I’ve just finished it. Again. That must have been my ninth or tenth reading of Wuthering Heights and it still got right under my skin. It really is an extraordinarily powerful novel – and unique. It’s now 173 years since it was published in 1848 but that just falls away almost from the first paragraph because it’s so fast paced that it doesn’t feel like a nineteenth century novel. One is left wondering what on earth Emily Bronte would have gone on to achieve if she hadn’t died of tuberculosis in December 1948, aged 30.
The structure is complex and ambitious but neat – we begin and end with H and C Earnshaw at Wuthering Heights. The self-obsessed, “entitled” Lockwood is the main narrator but that’s almost a framing device. The main narrator is housekeeper Nellie Dean who grows up with the (first) Earnshaws and is much more part of the family than a servant. She is effectively mother to several characters and sister to others. Nellie’s narrative is punctuated with accounts told her by other people and by the occasional letter. In anyone else’s hands it might be clumsy but Bronte carries it off in spades.
Heathcliff is the adopted son of Mr and Mrs Earnshaw and grows up with their son Hindley, who loathes him, and Catherine who loves him passionately. Hareton dismisses Heathcliff as soon as the older Earnshaws are dead and Catherine marries Edgar Linton at nearby Thrushcross Grange but Heathcliff returns three years later to find his beloved pregnant and dying. Heathcliff cheats the now widowed and feckless Hindley out of the ownership of Wuthering Heights and brutalises the latter’s son, Hareton. Heathcliff meanwhile has married and abused Edgar’s sister Isabella who takes their son away to the south. After her death her son, the physically and mentally week Linton, is brought back to Wuthering Heights and married, almost by force, to the younger Cathy. This, through iffy wills and so forth, eventually gives Heathcliff the ownership of Thrushcross Grange as well as of Wuthering Heights. Finally Heathcliff dies and Cathy and Hareton marry freely.
That banal summary is a travesty but it might help if you’re new to Wuthering Heights. I used to tell my students that it’s a novel which needs reading quickly so that you don’t lose track of the narrative method or who the characters are, given the duplication of names.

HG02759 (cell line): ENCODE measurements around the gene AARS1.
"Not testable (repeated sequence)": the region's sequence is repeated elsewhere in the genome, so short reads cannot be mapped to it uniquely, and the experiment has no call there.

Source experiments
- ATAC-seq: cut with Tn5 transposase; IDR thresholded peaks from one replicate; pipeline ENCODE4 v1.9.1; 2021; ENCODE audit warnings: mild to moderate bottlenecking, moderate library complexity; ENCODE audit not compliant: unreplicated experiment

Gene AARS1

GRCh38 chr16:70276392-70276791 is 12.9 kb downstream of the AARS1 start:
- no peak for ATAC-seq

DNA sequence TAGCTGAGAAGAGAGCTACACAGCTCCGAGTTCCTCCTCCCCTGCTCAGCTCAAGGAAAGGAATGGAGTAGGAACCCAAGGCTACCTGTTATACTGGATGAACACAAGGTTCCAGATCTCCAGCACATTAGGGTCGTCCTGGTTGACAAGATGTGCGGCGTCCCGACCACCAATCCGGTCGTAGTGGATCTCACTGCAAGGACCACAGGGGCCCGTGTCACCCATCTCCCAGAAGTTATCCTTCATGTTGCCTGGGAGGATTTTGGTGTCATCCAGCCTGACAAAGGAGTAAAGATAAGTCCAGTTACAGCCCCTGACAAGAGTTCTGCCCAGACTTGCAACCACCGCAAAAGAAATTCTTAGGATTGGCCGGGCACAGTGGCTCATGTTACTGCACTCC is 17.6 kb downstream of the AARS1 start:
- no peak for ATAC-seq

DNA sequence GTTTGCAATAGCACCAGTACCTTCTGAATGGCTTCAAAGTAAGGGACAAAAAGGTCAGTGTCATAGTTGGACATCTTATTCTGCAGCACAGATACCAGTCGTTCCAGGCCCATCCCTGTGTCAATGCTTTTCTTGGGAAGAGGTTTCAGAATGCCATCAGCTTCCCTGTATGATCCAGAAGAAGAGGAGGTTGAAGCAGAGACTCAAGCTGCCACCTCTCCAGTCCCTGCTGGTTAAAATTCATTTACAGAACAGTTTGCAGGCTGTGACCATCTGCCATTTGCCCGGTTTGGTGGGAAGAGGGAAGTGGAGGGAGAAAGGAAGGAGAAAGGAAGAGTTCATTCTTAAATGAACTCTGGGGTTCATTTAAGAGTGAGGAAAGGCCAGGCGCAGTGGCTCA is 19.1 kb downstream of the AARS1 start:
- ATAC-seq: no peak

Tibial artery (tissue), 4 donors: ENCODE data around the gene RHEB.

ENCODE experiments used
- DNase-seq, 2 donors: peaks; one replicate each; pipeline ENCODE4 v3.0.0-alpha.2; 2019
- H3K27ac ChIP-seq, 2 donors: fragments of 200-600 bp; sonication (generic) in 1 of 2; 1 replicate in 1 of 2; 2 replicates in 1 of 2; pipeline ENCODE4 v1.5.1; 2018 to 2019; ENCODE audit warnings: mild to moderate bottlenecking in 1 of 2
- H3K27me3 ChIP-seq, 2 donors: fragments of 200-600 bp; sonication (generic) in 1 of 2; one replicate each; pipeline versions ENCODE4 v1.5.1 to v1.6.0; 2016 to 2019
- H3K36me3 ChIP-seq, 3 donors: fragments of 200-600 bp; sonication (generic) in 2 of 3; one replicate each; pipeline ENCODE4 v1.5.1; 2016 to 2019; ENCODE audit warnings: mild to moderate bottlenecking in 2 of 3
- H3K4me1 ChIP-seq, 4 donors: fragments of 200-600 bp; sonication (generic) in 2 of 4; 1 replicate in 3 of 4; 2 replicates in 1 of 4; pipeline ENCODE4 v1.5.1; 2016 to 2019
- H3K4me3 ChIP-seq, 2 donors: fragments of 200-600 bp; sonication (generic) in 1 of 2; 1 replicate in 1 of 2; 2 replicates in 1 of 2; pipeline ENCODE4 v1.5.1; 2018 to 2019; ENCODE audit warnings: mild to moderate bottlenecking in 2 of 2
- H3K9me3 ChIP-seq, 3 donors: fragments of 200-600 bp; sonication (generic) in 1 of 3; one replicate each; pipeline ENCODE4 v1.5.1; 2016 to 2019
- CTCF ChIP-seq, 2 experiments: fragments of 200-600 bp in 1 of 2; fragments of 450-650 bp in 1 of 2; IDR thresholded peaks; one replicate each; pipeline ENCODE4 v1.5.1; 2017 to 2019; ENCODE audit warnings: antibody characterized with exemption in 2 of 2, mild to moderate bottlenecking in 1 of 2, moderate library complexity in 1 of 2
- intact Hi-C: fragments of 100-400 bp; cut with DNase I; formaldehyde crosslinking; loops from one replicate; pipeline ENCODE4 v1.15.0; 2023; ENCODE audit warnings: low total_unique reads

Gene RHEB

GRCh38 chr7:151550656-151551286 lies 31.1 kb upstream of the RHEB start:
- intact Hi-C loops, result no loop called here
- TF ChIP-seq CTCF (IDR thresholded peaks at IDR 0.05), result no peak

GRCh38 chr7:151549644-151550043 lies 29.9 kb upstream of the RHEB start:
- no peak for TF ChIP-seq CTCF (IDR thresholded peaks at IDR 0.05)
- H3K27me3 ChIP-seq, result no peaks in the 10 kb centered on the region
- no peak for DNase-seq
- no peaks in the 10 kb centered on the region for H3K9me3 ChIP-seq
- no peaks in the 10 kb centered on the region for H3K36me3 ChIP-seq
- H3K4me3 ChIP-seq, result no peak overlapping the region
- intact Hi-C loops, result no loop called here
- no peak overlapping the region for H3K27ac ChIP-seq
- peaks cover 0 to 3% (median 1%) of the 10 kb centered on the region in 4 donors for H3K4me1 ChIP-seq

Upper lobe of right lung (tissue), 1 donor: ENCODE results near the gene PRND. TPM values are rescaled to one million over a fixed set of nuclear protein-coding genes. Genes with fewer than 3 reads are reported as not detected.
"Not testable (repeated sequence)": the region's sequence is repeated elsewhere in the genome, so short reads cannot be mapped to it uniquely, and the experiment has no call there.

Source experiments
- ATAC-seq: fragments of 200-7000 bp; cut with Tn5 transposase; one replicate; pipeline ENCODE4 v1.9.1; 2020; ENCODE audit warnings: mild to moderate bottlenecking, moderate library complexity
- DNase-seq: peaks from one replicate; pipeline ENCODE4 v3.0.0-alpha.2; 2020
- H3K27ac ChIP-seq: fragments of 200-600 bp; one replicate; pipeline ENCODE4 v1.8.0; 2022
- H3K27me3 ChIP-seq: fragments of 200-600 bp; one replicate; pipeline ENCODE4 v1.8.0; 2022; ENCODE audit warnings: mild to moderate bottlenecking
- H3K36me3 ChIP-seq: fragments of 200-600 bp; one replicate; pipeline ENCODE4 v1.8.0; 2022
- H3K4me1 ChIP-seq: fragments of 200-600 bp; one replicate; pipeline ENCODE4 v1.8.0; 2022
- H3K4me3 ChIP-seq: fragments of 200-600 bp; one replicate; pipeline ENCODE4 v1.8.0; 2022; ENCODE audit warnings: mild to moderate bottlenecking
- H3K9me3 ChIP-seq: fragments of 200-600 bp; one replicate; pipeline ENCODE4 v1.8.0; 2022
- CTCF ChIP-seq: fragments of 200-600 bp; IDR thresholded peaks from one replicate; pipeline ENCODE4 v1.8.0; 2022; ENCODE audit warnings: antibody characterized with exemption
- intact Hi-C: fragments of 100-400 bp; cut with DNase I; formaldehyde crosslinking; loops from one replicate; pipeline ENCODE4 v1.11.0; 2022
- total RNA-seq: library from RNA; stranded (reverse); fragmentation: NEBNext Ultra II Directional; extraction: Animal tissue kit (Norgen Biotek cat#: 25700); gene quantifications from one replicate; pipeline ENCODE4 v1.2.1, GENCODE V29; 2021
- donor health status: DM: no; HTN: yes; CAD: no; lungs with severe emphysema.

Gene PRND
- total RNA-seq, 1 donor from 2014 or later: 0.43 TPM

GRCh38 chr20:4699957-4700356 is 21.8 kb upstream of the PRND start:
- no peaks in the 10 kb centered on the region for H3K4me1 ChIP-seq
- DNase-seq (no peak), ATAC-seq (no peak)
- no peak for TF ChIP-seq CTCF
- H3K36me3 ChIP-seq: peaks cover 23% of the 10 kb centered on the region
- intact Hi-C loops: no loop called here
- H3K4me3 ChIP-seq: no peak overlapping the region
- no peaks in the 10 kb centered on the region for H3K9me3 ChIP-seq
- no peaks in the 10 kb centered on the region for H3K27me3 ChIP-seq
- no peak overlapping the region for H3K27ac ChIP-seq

Several things stuck me afresh on this latest reread. Who exactly is Heathcliff? Why on earth does Mr Earnshaw walk 60 miles (60 miles!) home from a Liverpool business trip with a wriggling toddler under his coat? We’re told repeatedly that Heathcliff is physically (as well as figuratively) “dark”. I’ve always assumed he is mixed race which would have made him pretty exotic in rural Yorkshire in the late 18th century – it’s a historical novel set back 50 years. If so, does Mr Earnshaw really see him sitting on the harbour and take pity on him? More likely, surely, that he is the child of a black mistress (or prostitute) so that Earnshaw feels responsible. It would explain the latter’s fondness for the child. It would also mean that Catherine is Heathcliff’s half sister and complicate things still further.
A lot of ink has been devoted to debating whether or not the relationship between Heathcliff and Catherine is ever consummated – other than after death by melting into each other through the sides of their open coffins. I found myself wondering again this time. There is no textual evidence. It’s a case of draw your own conclusion. They certainly spend a lot of time alone together but the usual Victorian signal is a child and there isn’t one although both have children in other relationships – he with Francis and she with Edgar.
Note too (if I’ve persuaded you to read or reread it) that this is a novel about outsiders and insiders in which windows have massive symbolic significance. The ghost Catherine famously terrifies Lockwood trying to come through the window at the beginning. Children look through windows. People who are shut in look despairingly out of them. Windows (casements, lattices etc) are continually referred to.
Wuthering Heights is in a long tradition of novels named for houses in which the house itself becomes a almost another character: Mansfield Park, Bleak House, Howards End and The Dutch House are other examples. The wind in the trees rattling the doors and windows and the evocative darkness of the setting are part of what makes Wuthering Heights the punch between the eyes that it is.
There’s nothing remotely pretty about this novel. Many people, particularly children, are treated with hideous, mindless cruelty. But, by golly, it’s an arresting page turner.